As we came out at the wicket, we were conducted to the port by a detachment of certain highland griffins, scribere cum dashoes, who advised us before we came to our ships not to offer to leave the place until we had made the usual presents, first to the Lady Gripe-men-all, then to all the Furred Law-pusses; otherwise we must return to the place from whence we came. Well, well, said Friar John, we’ll fumble in our fobs, examine every one of us his concern, and e’en give the women their due; we’ll ne’er boggle or stick out on that account; as we tickled the men in the palm, we’ll tickle the women in the right place. Pray, gentlemen, added they, don’t forget to leave somewhat behind you for us poor devils to drink your healths. O lawd! never fear, answered Friar John, I don’t remember that I ever went anywhere yet where the poor devils are not remembered and encouraged.
How the Furred Law-cats live on corruption.
Friar John had hardly said those words ere he perceived seventy-eight galleys and frigates just arriving at the port. So he hied him thither to learn some news; and as he asked what goods they had o’ board, he soon found that their whole cargo was venison, hares, capons, turkeys, pigs, swine, bacon, kids, calves, hens, ducks, teals, geese, and other poultry and wildfowl.
He also spied among these some pieces of velvet, satin, and damask. This made him ask the new-comers whither and to whom they were going to carry those dainty goods. They answered that they were for Gripe-men-all and the Furred Law-cats.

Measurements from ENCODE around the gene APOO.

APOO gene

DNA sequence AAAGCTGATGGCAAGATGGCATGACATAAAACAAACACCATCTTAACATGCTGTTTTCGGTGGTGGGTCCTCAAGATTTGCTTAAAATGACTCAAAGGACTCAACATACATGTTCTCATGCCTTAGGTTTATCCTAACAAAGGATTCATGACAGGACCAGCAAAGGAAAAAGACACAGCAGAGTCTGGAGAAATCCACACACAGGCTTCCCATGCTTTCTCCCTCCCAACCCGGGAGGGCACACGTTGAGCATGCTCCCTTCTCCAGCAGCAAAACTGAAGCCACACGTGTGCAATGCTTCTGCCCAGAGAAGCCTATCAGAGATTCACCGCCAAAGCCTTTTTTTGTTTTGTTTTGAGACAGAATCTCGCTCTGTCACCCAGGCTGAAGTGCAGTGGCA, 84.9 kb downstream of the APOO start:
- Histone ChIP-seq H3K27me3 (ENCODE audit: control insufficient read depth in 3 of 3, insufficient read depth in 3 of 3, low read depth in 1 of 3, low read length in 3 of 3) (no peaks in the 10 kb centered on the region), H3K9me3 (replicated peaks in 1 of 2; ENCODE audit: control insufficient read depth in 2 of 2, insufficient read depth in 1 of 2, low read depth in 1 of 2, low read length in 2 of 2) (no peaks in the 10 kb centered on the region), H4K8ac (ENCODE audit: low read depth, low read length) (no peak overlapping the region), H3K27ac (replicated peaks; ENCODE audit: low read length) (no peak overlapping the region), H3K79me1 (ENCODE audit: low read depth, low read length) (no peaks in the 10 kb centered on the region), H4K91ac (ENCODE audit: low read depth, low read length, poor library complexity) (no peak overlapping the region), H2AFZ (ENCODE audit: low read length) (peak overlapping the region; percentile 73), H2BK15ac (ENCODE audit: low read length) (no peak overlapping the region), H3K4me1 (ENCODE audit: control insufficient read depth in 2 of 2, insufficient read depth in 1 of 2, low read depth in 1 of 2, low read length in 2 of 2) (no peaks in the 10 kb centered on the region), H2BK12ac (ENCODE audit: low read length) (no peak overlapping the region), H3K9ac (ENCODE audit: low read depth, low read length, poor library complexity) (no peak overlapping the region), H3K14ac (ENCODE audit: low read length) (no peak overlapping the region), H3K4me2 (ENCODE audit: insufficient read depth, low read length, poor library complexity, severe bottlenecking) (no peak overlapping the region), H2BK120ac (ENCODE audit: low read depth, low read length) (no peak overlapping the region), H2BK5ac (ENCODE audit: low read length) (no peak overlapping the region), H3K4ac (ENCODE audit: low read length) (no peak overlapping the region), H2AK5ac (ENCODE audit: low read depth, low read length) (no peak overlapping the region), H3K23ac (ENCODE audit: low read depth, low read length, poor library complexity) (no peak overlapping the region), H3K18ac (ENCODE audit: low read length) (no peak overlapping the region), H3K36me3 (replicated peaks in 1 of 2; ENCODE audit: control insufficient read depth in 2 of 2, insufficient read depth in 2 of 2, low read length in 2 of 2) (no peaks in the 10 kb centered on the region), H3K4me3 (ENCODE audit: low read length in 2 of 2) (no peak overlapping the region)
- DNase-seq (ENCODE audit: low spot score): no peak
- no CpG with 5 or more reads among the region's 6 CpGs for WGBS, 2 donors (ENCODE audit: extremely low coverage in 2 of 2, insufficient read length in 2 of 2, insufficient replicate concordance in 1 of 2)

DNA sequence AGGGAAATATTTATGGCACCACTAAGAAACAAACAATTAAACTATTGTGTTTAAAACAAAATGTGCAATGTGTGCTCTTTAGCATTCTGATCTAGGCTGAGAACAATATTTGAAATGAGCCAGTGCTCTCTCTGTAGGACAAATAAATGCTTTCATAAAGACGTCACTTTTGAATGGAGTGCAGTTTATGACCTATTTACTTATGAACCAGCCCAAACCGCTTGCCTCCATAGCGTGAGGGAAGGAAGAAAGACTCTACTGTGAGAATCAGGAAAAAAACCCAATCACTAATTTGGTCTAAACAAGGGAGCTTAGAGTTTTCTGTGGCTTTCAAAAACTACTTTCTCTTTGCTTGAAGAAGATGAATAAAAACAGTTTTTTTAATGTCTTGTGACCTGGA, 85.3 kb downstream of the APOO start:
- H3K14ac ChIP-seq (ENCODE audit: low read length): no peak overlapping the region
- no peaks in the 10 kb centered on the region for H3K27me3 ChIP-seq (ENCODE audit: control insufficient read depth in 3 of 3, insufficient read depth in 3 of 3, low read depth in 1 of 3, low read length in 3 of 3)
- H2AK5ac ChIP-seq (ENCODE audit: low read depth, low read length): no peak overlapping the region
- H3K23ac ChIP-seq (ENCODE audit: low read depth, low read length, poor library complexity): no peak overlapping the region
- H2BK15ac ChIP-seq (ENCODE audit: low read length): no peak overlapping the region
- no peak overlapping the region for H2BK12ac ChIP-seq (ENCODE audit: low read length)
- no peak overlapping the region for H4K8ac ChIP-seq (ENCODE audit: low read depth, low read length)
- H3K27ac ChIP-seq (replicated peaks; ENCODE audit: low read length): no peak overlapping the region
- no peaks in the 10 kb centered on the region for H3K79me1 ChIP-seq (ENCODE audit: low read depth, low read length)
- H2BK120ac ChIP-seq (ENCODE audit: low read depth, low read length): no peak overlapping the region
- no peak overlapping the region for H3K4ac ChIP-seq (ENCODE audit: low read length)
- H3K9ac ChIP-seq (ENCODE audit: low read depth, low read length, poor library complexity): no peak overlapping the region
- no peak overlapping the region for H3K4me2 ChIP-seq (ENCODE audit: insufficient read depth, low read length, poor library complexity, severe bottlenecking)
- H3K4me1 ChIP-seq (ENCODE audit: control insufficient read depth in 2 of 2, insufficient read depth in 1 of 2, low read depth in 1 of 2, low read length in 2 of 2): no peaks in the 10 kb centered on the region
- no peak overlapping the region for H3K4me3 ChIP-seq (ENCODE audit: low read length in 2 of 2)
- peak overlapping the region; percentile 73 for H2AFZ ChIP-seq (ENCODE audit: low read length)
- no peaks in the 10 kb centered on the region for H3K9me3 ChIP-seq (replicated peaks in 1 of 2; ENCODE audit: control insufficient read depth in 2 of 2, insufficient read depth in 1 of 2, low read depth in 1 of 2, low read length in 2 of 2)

Pray, asked he, what is the true name of all these things in your country language? Corruption, they replied. If they live on corruption, said the friar, they will perish with their generation. May the devil be damned, I have it now: their fathers devoured the good gentlemen who, according to their state of life, used to go much a-hunting and hawking, to be the better inured to toil in time of war; for hunting is an image of a martial life, and Xenophon was much in the right of it when he affirmed that hunting had yielded a great number of excellent warriors, as well as the Trojan horse. For my part, I am no scholar; I have it but by hearsay, yet I believe it. Now the souls of those brave fellows, according to Gripe-men-all’s riddle, after their decease enter into wild boars, stags, roebucks, herns, and such other creatures which they loved, and in quest of which they went while they were men; and these Furred Law-cats, having first destroyed and devoured their castles, lands, demesnes, possessions, rents, and revenues, are still seeking to have their blood and soul in another life. What an honest fellow was that same mumper who had forewarned us of all these things, and bid us take notice of the mangers above the racks!